Keepapitchinin, the Mormon History blog » O Come, O Come, Emmanuel: December 7
 


O Come, O Come, Emmanuel: December 7

By: Ardis E. Parshall - December 07, 2008

 Il est né le Divin Enfant.
Jouez hautbois, résonnez musettes!
Il est né le Divin Enfant.
Chantons tous son avènement!

Depuis plus de quatre mille ans
Nous le promettaient les prophètes,
Depuis plus de quatre mille ans
Nous attendions cet heureux temps!

Ah! qu’il est beau, qu’il est charmant,
Que ses graces sont parfaites!
Ah! qu’il est beau, qu’il est charmant,
Qu’il est doux le divin Enfant!

Depuis plus de quatre mille ans
Nous le promettaient les prophètes,
Depuis plus de quatre mille ans
Nous attendions cet heureux temps!

Une étable est son logement,
Un peu de paille est sa couchette.
Une étable est son logement,
Pour un Dieu quel abaissement!

Depuis plus de quatre mille ans
Nous le promettaient les prophètes,
Depuis plus de quatre mille ans
Nous attendions cet heureux temps!

O Jésus, o roi tout puissant,
Tout petit enfant que vous êtes,
O Jésus, o roi tout puissant,
Regnez sur nous entièrement!

Depuis plus de quatre mille ans
Nous le promettaient les prophètes,
Depuis plus de quatre mille ans
Nous attendions cet heureux temps!

Relief Society Magazine, December 1959

“Madonna and Child,” by Fra Filippo Lippi



10 Comments »

  1. This is one of my favorite carols because of the chorus: “For more than 4,000 years, the prophets have promised this (the coming of the King) to us — for more than 4,000 years we have waited for this happy time!” So often I have felt aware of events happening at the end of the 20th and beginning of the 21st century that the prophets have promised for so long and that I am here to see, that I can imagine a similar feeling among those who were aware of the Savior’s birth way back then.

    Comment by Ardis E. Parshall — December 7, 2008 @ 6:05 am

  2. It’s so interesting to me that the Church used to re-publish things like this (this was at a time that there were also Shakespeare lessons in Relief Society). Now the Church seems to do as much as possible to separate itself from other churches, whether that includes beautiful works of art or not. At least we still individually appreciate inspired genius. Thanks for sharing.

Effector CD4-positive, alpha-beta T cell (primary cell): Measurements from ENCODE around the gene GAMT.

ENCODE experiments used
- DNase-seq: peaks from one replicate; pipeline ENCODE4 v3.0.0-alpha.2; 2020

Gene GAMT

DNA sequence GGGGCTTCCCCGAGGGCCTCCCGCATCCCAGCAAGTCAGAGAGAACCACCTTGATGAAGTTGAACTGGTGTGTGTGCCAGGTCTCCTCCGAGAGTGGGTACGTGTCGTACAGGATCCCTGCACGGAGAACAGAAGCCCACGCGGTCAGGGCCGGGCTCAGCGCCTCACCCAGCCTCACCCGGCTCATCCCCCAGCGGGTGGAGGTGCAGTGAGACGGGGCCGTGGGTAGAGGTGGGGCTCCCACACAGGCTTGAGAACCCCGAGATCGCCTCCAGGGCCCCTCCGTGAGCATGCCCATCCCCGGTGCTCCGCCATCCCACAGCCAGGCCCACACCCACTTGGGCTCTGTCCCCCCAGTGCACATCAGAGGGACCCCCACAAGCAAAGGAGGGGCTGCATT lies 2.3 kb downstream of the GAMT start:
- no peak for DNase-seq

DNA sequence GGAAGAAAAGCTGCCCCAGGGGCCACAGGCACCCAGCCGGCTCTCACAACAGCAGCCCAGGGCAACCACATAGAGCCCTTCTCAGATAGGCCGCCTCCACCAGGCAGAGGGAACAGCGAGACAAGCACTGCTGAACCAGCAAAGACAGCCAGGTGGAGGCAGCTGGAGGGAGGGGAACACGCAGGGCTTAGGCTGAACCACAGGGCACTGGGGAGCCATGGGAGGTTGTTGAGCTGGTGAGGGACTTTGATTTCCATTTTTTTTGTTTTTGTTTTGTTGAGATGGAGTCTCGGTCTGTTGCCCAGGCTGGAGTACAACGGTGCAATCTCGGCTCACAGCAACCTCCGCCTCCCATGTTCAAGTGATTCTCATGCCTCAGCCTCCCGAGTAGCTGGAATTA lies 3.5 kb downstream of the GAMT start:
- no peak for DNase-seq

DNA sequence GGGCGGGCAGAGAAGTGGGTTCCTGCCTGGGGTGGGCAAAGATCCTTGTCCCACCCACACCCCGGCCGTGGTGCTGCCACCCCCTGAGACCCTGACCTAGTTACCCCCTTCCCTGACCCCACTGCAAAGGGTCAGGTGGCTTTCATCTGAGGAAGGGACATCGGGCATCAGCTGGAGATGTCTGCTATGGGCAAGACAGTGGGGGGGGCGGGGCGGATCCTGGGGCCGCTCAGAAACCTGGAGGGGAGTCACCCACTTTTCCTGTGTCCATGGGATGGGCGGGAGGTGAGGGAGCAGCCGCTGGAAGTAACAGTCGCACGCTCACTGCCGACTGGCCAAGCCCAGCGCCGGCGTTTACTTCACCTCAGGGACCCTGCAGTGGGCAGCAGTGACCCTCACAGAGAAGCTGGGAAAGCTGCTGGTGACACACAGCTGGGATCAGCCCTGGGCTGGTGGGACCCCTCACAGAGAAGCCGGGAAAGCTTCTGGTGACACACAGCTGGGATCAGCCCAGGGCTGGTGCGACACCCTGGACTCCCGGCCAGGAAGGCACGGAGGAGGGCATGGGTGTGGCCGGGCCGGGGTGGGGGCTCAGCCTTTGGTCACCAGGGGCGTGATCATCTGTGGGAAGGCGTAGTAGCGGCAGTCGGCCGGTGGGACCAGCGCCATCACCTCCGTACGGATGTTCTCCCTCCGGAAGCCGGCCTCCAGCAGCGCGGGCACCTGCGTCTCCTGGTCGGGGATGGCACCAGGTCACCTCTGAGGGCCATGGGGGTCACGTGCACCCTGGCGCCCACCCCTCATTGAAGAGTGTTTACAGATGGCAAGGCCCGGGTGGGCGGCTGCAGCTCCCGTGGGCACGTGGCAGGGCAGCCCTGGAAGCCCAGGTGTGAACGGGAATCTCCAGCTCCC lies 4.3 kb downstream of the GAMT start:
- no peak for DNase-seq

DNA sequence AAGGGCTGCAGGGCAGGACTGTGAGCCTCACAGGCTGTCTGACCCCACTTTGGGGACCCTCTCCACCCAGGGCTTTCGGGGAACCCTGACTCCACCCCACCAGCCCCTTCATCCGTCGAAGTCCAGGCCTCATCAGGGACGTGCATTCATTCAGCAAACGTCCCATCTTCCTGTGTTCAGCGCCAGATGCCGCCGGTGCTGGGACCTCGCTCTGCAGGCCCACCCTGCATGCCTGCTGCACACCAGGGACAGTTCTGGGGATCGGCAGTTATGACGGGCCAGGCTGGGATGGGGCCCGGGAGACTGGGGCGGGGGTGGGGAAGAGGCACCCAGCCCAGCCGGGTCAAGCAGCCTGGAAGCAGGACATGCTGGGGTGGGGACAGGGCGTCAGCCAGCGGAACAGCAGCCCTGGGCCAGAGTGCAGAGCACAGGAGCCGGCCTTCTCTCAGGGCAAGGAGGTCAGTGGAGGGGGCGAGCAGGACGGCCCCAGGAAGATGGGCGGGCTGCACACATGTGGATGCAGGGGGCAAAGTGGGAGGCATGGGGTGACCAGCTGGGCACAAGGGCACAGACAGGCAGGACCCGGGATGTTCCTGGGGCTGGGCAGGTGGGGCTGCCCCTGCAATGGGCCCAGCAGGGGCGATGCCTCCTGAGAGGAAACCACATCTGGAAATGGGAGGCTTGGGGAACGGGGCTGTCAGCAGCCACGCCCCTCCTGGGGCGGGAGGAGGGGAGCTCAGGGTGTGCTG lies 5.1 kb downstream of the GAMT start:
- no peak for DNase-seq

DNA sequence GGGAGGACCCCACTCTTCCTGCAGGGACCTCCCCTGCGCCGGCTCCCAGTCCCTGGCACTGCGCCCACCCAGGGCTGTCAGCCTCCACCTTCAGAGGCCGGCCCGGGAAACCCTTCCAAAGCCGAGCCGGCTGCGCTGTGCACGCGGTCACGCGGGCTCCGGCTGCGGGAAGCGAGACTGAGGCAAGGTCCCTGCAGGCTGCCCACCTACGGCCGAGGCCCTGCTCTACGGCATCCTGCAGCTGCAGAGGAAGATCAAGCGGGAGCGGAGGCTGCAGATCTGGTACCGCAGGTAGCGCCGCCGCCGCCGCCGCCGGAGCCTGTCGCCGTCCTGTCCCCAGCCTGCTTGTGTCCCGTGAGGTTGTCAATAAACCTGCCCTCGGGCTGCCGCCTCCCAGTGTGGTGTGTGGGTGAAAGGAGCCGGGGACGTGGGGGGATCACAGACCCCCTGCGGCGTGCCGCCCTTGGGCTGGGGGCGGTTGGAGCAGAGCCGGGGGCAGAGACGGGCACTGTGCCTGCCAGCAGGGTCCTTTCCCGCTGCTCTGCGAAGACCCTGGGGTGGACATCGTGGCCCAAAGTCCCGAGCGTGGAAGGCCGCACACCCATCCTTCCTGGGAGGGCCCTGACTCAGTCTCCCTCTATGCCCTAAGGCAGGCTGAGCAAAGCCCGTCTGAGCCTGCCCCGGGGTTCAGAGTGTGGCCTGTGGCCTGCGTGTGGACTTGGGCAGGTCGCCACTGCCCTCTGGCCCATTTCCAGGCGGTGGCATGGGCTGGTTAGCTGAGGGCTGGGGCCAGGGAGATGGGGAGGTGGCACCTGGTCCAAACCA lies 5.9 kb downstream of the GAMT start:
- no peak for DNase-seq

Comment by Michelle Glauser — December 7, 2008 @ 11:35 am

  3. Thank you for these lovely Advent posts. I just read today’s carol thanks to my translator widget. What beautiful thoughts.

    It is a very familiar tune. Here’s a performance by the Salt Lake Children’s Choir.

    And what a youthful-looking Mary. These posts are taking me back to my childhood days when I would spend hours poring over a catalog from the National Gallery of Art or the Metropolitan Museum of Art.

    Comment by Researcher — December 7, 2008 @ 11:55 am

  4. I haven’t been commenting on these, but I have to echo what Researcher just said about the picture of Mary. One of my pet peeves is the portrayal of Mary in pictures that make her look 25 years old. We don’t have any knowledge of her actual age, but I still like portrayals that show her at least looking like a teenager.

    Comment by Ray — December 7, 2008 @ 12:56 pm

  5. This hymn was in the French hymnal during my mission and has been one of my favorites ever since. And what a great effect it creates. “Jouez hautbois, résonnez musettes,” indeed!

    Comment by Hunter — December 7, 2008 @ 2:55 pm

  6. A lovely song.

    The line Hunter quotes is great–partly because of random associations:

    1.

    Comment by Mark B. — December 8, 2008 @ 10:59 am

  7. Ooops.

    1. Hautbois. I knew that all those NY Times crossword puzzles would come in useful.

    2. “Jouez hautbois” just conjured up Gilbert & Sullivan’s Iolanthe (Sorry. Ardis, if you want to delete this, feel free.)

    Blow the trumpets, bang the brasses!
    Tantantara! Tzing! Boom!

    3. “Musettes.” I don’t know what those are, but “Musetta’s Waltz” from La Boheme has to be one of the most heavenly aria’s ever written.

    Comment by Mark B. — December 8, 2008 @ 11:05 am

  8. Oh, good grief. Who put that apostrophe in there?

    Shoot him.

    Comment by Mark B. — December 8, 2008 @ 11:06 am

  9. I would just fix the apostrophe, but I like your #8 too much to be willing to delete it!

    Comment by Ardis E. Parshall — December 8, 2008 @ 11:08 am

  10. :-)

    Comment by Mark B. — December 8, 2008 @ 11:11 am

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